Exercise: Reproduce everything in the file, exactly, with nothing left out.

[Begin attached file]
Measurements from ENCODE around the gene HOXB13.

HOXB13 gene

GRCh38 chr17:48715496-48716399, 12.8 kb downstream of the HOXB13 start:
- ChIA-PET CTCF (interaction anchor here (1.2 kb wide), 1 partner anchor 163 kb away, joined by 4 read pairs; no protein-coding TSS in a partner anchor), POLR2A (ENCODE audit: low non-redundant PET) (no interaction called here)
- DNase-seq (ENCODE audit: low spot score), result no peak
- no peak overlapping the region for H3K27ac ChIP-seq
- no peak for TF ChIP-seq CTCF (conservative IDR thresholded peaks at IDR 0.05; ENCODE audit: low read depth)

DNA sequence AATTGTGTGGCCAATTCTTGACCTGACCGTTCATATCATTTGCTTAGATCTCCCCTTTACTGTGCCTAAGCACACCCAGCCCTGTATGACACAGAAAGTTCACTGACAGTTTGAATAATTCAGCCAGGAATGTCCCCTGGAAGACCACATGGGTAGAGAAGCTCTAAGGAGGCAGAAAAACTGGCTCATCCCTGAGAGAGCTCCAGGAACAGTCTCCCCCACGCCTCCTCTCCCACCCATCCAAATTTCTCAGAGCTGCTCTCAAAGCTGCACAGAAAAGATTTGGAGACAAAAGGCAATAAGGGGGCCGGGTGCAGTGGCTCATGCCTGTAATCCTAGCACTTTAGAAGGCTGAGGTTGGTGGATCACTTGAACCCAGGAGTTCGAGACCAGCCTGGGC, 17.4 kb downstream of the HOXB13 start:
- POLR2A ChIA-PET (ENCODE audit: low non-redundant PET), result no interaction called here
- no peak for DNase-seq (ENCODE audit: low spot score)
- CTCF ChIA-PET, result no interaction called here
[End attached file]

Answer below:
Measurements from ENCODE around the gene HOXB13.

HOXB13 gene

GRCh38 chr17:48715496-48716399, 12.8 kb downstream of the HOXB13 start:
- ChIA-PET CTCF (interaction anchor here (1.2 kb wide), 1 partner anchor 163 kb away, joined by 4 read pairs; no protein-coding TSS in a partner anchor), POLR2A (ENCODE audit: low non-redundant PET) (no interaction called here)
- DNase-seq (ENCODE audit: low spot score), result no peak
- no peak overlapping the region for H3K27ac ChIP-seq
- no peak for TF ChIP-seq CTCF (conservative IDR thresholded peaks at IDR 0.05; ENCODE audit: low read depth)

DNA sequence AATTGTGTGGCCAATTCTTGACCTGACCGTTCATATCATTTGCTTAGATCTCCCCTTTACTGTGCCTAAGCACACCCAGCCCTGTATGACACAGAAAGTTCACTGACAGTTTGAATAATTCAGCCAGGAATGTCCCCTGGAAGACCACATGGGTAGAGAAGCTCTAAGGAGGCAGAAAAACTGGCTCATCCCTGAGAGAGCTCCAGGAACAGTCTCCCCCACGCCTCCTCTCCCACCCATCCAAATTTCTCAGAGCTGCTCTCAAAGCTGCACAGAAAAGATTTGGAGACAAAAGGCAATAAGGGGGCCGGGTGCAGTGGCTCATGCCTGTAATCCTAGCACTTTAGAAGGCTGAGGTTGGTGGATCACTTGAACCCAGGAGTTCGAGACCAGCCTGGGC, 17.4 kb downstream of the HOXB13 start:
- POLR2A ChIA-PET (ENCODE audit: low non-redundant PET), result no interaction called here
- no peak for DNase-seq (ENCODE audit: low spot score)
- CTCF ChIA-PET, result no interaction called here